A little over two years ago I launched a project, where I am trying to show readers how I would go about building a dividend portfolio from scratch. I invest about $1,000/month in ten dividend growth stocks, which I believe to be attractively valued. I reinvest dividends, and stick to the plan, in order to reach a stated goal and objective. This is the type of investing I have been working on for the past 10 – 15 years, and which I have discussed on this blog.
Generating Dividend Income
The goal of this dividend portfolio is to generate $1,000 in monthly dividend income. I want a stable dividend income, from a diversified portfolio of blue chip companies, which grows at or above the rate of inflation without any new capital added in.
The portfolio following this strategy is on track to earn $1,100 in annual dividend income or $91.64 in monthly dividend income.
Most of us invest or have invested with the stated goal of reaching the coveted dividend crossover point. Given the limits I outlined above, I believe that reaching $1,000/month was a decent goal.
The Journey To The Coveted Dividend Crossover Point
Based on my calculations, which are dependent on factors outside my control, I can expect to reach those objectives within ten to fifteen years from the launch date. Based on my experience and observations, the journey to the coveted dividend crossover point for many investors could easily take at least 10 – 15 years. This is all dependent on people’s savings rates, ability to keep investment costs and taxes low, and the availability of quality companies at affordable valuations.
I keep reminding myself that every investing journey is more of a Marathon than a Sprint. I tell this to myself as a reminder, after feeling good about some company I bought. This reminder is helpful from becoming too overconfident in my abilities, when the shares have appreciated or the dividend keeps growing and humming along.
I also remind myself that whenever I end up kicking myself for investing earlier in the month, when prices were lower later or vice versa ( not investing early in the month when prices are higher later). My research has uncovered that it doesn’t matter if you are buying at the high of the month, the low of the month or the close of the month, as long as you are investing every month. I believe that Time in the market beats timing the market.
Sometimes I get the urge to do some short-term move like buying a higher yielding security, which would increase current income, but would result in lower dividend growth going forward. The immediate gratification is great, and would immediately flow through my results. The problem is that the long-term dividend growth of the portfolio will suffer. I do not want to be in a position where I have reached my goal, but the dividend income is not growing organically.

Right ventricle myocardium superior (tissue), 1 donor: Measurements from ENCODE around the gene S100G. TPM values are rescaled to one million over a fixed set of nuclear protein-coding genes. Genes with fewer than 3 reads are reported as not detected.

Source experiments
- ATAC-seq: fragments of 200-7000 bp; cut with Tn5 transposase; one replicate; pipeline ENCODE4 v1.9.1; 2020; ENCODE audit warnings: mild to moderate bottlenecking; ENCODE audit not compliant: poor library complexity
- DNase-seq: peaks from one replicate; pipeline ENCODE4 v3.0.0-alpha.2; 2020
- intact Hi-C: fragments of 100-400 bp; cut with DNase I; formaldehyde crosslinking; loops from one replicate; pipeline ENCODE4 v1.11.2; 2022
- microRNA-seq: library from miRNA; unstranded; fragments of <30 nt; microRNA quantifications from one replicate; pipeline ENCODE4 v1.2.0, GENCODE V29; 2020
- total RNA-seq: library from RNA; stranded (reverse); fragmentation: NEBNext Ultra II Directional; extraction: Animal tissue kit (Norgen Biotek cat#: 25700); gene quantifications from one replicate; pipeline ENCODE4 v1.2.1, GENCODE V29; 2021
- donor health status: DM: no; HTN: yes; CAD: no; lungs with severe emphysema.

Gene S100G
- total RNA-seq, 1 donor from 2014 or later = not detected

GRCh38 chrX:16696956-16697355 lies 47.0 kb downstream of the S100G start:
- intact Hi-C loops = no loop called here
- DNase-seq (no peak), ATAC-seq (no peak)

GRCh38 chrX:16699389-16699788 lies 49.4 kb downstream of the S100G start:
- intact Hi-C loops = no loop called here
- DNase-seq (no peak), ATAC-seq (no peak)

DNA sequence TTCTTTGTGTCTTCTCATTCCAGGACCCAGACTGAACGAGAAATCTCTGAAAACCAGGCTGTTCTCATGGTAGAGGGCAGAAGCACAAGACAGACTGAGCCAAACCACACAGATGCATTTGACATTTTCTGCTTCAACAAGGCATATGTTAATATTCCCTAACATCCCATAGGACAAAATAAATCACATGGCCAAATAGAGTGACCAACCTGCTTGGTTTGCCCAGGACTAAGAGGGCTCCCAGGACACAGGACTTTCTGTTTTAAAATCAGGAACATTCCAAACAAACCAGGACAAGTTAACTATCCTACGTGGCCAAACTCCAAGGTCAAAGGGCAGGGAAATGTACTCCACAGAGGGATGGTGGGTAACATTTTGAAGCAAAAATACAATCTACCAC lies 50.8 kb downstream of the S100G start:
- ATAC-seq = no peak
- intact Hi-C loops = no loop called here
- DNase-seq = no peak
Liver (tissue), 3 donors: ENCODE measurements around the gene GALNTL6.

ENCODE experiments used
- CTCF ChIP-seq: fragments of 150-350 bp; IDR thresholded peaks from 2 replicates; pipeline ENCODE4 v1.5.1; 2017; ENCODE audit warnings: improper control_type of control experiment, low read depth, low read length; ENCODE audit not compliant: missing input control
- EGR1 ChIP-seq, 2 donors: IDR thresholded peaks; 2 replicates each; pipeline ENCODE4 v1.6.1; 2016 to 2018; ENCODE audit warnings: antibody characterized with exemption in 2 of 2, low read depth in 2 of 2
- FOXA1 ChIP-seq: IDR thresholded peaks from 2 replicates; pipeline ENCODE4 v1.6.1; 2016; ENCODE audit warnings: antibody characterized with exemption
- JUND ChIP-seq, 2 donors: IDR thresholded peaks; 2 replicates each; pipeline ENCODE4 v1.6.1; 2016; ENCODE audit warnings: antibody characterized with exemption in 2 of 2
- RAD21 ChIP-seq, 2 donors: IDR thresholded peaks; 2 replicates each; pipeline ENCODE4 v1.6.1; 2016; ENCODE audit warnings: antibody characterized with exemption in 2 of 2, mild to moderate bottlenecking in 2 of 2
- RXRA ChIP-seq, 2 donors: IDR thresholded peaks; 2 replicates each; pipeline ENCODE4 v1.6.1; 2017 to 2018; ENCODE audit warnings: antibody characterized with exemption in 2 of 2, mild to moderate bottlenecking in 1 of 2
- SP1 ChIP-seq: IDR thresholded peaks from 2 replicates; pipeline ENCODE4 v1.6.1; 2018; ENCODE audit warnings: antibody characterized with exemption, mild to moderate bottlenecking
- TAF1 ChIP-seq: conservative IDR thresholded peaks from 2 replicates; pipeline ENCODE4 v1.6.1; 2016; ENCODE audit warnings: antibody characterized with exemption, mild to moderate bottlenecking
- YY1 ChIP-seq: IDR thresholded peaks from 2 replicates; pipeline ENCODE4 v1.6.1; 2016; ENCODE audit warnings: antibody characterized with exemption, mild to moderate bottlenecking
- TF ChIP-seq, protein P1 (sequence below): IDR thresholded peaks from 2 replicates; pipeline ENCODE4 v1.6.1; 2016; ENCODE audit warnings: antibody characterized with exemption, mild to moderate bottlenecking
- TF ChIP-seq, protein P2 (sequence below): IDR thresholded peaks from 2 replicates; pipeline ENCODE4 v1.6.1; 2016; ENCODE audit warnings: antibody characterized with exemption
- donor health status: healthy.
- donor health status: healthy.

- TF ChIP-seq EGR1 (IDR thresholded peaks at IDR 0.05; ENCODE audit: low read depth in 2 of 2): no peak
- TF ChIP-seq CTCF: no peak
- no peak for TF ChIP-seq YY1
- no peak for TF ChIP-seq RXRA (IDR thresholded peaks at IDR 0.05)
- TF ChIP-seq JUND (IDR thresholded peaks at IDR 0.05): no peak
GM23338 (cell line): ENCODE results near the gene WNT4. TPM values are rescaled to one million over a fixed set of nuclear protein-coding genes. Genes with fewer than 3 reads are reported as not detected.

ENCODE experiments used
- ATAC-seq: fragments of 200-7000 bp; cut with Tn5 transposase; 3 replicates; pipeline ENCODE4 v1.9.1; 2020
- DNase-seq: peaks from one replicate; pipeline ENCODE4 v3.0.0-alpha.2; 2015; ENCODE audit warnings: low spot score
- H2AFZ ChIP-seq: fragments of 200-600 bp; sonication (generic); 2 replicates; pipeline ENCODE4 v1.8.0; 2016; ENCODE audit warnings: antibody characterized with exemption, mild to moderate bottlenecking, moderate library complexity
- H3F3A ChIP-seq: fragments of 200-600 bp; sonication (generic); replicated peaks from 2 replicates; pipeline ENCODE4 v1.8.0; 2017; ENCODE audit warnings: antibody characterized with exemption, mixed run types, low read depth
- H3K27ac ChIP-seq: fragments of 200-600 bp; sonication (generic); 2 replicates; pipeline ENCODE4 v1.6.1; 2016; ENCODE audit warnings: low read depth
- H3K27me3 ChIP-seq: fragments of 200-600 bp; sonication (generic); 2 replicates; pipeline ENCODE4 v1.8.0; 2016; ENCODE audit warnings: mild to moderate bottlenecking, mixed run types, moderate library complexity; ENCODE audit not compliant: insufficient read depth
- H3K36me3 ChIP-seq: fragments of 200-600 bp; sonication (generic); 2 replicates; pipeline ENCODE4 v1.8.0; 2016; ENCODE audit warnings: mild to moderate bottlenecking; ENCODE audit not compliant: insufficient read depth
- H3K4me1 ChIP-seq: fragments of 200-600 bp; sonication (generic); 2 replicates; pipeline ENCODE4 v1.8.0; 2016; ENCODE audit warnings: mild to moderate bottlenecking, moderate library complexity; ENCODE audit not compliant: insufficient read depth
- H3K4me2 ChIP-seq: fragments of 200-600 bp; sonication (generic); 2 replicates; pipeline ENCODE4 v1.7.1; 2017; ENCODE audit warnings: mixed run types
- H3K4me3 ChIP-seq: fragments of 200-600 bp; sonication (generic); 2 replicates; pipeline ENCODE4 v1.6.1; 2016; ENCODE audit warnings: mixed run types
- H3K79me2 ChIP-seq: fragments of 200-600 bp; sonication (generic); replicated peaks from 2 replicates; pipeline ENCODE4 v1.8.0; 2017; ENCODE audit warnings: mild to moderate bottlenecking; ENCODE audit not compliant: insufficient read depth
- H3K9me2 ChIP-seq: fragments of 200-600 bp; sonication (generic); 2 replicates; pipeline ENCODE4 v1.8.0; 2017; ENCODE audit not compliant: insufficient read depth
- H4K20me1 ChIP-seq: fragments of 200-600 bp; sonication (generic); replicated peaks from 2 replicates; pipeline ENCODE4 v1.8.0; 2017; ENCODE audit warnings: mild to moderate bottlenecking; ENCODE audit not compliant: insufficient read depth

Short-Term Wins May Lead To A Long Run Suffering
Going for the quick short-term wins may feel good, but would lead to a performance that suffers in the long run. Just like everything else in life, the good things in life take time to achieve. Delayed gratification works wonders in the end, but at the heat of the moment it is always challenging to go through the motions, constantly improving and grinding through in the initial stages. In the initial stages, it sounds like there is not progress to be made. In reality, the initial grind sows the seeds of future success.
For my portfolio, this means not overpaying for securities, focusing on defensive earnings streams, and well covered dividends. I want earnings that grow over time, in order to generate higher dividends over time. It means having adequate diversification, but focusing more of a bottoms up approach on defensiveness, rather than focusing on diversification for the sake of diversification. It also means focusing on quality, and using a streak of annual dividend increases as a factor in initial determination of quality. It also means having adequate risk controls in place, in order to focus on prudent allocation of new capital, strategic reinvestment of dividend income and knowing when to continue building a position versus letting a position go. It means focusing on a process, investing regularly and consistently, keeping costs low, and avoiding turnover like the plague.
At the end of the day the true results from this strategy won’t be felt until several years down the road. If the foundation is built right however, it would withstand anything thrown at it. It might even become stronger and more resilient as a result of any adversity.
That’s really the important part, because we want income to keep growing, even when all dividends are spent and no new capital is added to the portfolio.
- Time in the market is more important than timing the market
- Should I buy more high yielding stocks in order to retire early?
- Should you sell after yield drops below minimum yield requirement?